Step twelve - melt in down your blobby encasement using a moderate flame. Too hot and your glass will start to run smudging all of your raised encased elements. It helps to "pat down" some of the larger blobs with a marver to get your bead roughly into shape.
Step thirteen - gently press your bead into the press or bead roller to get it roughly in shape. If you have added too much clear then move on up to the next size. If you are gravity shaping this step is not needed.
Step fourteen - add small dabs of your encasing colour where needed to fill in any dents and smooth out the shape of your bead. From this point on I stop using a bead roller and use gravity shaping to finish the bead.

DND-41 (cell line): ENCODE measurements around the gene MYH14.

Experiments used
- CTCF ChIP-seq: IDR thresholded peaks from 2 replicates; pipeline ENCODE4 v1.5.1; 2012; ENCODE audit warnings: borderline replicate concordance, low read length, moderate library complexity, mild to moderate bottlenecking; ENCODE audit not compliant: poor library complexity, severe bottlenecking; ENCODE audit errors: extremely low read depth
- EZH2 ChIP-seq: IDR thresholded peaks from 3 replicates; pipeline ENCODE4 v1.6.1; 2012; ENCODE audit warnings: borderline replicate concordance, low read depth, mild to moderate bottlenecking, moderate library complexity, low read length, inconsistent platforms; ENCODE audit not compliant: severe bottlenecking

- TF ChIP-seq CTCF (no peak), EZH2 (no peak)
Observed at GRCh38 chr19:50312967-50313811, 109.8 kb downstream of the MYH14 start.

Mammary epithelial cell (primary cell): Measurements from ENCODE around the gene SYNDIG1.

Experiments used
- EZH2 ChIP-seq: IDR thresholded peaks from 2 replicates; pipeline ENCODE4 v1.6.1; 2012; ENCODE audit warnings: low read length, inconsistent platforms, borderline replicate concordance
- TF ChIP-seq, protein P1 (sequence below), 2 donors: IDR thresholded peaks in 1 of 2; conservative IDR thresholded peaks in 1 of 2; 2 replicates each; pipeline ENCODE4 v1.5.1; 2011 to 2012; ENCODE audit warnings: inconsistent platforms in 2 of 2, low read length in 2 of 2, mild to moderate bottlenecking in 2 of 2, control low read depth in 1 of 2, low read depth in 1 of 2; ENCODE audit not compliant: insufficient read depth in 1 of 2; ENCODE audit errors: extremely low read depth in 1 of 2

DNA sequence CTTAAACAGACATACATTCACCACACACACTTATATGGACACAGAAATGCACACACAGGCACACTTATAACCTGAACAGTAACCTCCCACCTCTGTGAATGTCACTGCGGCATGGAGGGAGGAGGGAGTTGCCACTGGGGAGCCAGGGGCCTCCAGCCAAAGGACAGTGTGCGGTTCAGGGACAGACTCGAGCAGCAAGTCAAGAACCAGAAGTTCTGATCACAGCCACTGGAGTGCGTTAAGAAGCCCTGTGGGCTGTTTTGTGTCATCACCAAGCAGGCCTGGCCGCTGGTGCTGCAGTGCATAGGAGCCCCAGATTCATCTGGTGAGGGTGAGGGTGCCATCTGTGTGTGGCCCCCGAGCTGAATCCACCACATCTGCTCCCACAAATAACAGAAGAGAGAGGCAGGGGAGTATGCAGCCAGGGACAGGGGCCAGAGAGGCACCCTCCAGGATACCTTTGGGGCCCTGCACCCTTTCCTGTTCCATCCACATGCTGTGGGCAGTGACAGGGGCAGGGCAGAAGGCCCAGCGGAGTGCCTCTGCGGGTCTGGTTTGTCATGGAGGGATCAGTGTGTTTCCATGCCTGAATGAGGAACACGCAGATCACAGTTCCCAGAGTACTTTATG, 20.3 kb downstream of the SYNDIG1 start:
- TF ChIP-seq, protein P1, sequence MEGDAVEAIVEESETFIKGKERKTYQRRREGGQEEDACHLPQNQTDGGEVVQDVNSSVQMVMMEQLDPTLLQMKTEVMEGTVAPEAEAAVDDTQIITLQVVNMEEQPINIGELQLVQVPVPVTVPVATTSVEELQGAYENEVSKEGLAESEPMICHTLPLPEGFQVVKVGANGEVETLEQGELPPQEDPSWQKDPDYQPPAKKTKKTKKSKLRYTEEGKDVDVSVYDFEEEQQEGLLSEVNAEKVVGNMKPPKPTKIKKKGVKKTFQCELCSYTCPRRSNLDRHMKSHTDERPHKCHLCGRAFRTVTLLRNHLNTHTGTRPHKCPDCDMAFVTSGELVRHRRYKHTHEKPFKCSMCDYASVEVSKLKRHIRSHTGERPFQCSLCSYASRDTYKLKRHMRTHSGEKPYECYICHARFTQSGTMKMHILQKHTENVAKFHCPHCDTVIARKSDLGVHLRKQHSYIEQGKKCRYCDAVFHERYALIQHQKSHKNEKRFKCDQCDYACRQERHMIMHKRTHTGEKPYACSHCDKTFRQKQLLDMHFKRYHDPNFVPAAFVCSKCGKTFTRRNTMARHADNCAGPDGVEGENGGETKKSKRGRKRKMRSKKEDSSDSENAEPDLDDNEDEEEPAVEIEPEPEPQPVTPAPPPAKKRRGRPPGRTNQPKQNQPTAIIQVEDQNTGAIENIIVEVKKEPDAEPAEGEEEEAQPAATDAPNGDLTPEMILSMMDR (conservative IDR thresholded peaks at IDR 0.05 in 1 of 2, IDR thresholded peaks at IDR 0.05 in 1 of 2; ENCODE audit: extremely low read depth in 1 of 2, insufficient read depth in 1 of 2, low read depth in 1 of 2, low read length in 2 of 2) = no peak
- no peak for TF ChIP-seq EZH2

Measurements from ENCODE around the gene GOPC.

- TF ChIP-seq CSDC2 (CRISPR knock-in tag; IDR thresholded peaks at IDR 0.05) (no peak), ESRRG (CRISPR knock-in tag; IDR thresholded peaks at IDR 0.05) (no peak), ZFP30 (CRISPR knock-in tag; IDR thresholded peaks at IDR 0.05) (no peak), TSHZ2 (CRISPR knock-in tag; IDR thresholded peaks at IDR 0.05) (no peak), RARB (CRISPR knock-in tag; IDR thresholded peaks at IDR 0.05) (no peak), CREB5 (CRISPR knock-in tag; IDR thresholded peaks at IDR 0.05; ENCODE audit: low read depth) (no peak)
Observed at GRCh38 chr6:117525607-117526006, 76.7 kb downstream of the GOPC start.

Step fifteen (optional) - add further twistie decoration to the outside surface of your bead.
Step sixteen - melt down any surface decoration and finish gravity shaping your bead
Step Seventeen - heat one side of your bead at a time and tip your mandrel to let gravity create nice dimples at your bead holes.
Step Eighteen - Admire your handiwork. Flash your bead through the flame thoroughly to warm before popping it in to the kiln.
You can find my glassy offerings on Etsy at Kitzbitz and pre-prepared glasswork in my U.K. Art Glass Shop